A series of events where conversation is at the heart and questions are definitely invited.
We will feature conversations that Focus on… different social justice issues and issues in the interface between science and faith.
Social Justice Issues today:
What are they; what can we do?
A series of talks led by Greville Mills
The root of our faith, and our Methodist calling in particular, is established in the emphasis that Christ died for ALL of humanity, not just for a limited group, and thus everyone is entitled to God’s grace and protection.
From inception, the Methodist Church distinguished itself with its strong interest in the social issues of the day by helping the poor and disadvantaged. These ideals were put into practice by the establishment of hospitals, universities, orphanages, soup kitchens, and schools. These issues have now expanded to include a wide range of national and international problems, especially those connected with race, poverty, and peace.
The Open Letter to the Methodist Church, (issued in June 2020 and updated for Lent 2021) called us back to our roots, as far as social justice issues are concerned, so as part of a response to this, we are setting up a series of discussions on the social justice issues of the day. These will be held on a different topic each month, with invited speakers who can give us current information, answer any questions we may have, and thus help us to see what is needed, and wherever possible, what practical help we can offer. Many of these issues require help on two fronts – a) an immediate response to the need and b) to address the basic wrong through political change.
Topics will include poverty, homelessness, racial discrimination, asylum-seekers, human rights abuse, climate change and many more.
This is an effort to put our faith into action; it’s an outreach project that, as members of the Methodist community in Bath and district, we can bring a social force for change.
We are convinced that building loving relationships with others through social service is a means of working towards the inclusiveness of God’s love for all, and through this connection with others we can draw them into a relationship with members of the church (i.e., the family of God’s people).
Science & Faith: At Loggerheads or Complementary Routes to Truth?
A quarterly series of talks led by Ben Sykes.
In recent years, militant atheism has sought to use science to both belittle and cast doubt upon faith, in many ways ‘hoodwinking’ people into believing that the two are in direct conflict with one another. The response from people of faith has not been as strong as it could have been, though Alister McGrath with his “Dawkins’ Delusion” has been one of the leading lights in trying to restore some balance to the debate.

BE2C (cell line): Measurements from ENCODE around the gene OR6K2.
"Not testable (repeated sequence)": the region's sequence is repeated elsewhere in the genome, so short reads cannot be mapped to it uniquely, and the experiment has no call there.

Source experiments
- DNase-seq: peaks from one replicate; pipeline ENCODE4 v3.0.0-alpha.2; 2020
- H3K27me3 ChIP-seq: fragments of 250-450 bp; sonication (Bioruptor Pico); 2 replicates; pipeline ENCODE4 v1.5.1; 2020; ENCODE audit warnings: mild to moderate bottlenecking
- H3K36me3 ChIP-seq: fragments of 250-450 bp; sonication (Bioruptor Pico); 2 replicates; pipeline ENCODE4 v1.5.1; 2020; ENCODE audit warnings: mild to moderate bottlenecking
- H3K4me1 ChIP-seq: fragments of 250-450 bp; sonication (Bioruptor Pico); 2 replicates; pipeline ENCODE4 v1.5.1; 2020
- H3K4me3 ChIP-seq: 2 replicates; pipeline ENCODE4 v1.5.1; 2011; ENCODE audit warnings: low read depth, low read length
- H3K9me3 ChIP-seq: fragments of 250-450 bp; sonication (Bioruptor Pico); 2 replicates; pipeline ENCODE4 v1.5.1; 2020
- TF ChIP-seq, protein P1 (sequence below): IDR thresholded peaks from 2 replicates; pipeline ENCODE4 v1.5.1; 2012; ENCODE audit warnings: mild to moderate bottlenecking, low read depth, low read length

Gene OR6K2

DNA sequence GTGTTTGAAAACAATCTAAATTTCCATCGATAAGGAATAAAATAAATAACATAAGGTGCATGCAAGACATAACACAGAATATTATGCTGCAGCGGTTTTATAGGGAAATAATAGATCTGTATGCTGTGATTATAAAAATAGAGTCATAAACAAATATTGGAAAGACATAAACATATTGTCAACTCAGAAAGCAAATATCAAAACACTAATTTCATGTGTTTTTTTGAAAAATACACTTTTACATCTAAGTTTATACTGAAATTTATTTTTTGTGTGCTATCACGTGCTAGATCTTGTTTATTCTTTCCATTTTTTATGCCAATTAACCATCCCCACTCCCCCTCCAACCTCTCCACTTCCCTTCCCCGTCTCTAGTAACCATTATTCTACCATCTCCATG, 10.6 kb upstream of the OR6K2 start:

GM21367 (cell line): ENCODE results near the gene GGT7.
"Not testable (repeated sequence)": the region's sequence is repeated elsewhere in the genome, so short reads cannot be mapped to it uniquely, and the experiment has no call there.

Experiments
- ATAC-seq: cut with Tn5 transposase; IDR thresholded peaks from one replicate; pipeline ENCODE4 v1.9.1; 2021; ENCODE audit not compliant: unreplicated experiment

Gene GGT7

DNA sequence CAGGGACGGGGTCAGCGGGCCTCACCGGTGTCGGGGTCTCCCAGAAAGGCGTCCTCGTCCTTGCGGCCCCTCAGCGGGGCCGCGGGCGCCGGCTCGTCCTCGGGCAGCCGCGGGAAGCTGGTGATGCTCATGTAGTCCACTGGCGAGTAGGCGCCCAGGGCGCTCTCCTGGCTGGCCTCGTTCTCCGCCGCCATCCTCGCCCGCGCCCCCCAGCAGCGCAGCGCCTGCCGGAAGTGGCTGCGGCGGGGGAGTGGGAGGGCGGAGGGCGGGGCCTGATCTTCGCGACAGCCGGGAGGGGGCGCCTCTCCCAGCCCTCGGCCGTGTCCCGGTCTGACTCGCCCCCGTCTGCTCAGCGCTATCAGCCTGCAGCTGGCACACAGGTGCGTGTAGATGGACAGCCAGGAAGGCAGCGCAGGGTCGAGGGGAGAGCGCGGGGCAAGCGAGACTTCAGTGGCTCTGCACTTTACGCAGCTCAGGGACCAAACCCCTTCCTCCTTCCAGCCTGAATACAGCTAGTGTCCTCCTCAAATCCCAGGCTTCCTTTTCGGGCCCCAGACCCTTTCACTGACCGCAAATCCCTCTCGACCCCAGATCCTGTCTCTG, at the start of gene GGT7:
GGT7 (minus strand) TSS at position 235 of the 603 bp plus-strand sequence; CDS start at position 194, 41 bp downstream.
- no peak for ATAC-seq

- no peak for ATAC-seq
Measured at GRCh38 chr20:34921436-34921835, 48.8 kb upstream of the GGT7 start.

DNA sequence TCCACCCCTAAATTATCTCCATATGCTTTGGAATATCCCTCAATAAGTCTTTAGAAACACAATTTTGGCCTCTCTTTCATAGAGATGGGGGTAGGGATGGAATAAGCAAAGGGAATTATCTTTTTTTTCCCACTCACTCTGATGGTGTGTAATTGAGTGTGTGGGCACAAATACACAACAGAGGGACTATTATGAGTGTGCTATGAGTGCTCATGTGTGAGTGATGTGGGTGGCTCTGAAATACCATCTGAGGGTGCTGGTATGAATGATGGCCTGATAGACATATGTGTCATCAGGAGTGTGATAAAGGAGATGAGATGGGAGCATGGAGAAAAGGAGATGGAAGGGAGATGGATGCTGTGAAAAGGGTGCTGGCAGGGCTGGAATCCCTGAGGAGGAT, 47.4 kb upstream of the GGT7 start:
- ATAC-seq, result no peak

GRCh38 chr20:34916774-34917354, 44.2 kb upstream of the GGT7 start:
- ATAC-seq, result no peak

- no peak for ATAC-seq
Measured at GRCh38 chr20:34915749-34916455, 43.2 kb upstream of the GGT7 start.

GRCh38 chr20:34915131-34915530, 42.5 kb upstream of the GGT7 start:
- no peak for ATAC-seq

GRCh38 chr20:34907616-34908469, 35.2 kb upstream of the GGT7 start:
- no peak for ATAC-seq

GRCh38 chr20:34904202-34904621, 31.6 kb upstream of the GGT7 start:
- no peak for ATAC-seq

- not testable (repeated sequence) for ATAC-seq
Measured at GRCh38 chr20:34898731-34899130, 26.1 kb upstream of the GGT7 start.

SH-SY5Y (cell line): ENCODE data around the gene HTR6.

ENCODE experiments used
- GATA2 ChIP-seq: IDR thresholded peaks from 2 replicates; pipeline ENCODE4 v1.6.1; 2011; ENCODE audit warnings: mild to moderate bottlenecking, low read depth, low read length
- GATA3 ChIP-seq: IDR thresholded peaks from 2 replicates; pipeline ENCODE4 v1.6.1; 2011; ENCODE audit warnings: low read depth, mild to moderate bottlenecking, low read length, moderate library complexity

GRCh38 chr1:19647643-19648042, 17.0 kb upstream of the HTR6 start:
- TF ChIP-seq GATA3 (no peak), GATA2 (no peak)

If any of this has left you doubting your faith, or seeing science as a kind of threat, then I commend to you the series of discussions that are to come. In this series we will look to what science has to say in a number of areas which impinge on faith, to understand the questions it can and cannot answer, and – above all – to demonstrate how science indeed supports faith and with it provides complementary routes to truth.
As a taster, I offer you with a couple of quotes from some of the greatest thinkers we have known which capture that sense of complementarity. Firstly, the late Albert Einstein, who is quoted saying “Science without religion is lame; religion without science is blind.” More recently, the former Chief Rabbi Jonathan Sacks observed very plainly that “Science takes things apart to see how they work; religion puts things back together to see what they mean.”
Future topics, to be announced quarterly, will include our origins (creation & evolution), cosmology and how it points to the existence of God, bioethics, miracles, healing, neuroscience and faith (including near-death experiences), and the nature of the scientific method itself.
Initially, all discussions will be on Zoom, with the hope that this can be converted into a physical meeting at some time.
These two initiatives are experimental, and as such the programme and contents may be subject to changes as we progress, but nevertheless we hope that you will support one or both.
For more information or queries/expressions of interest, contact: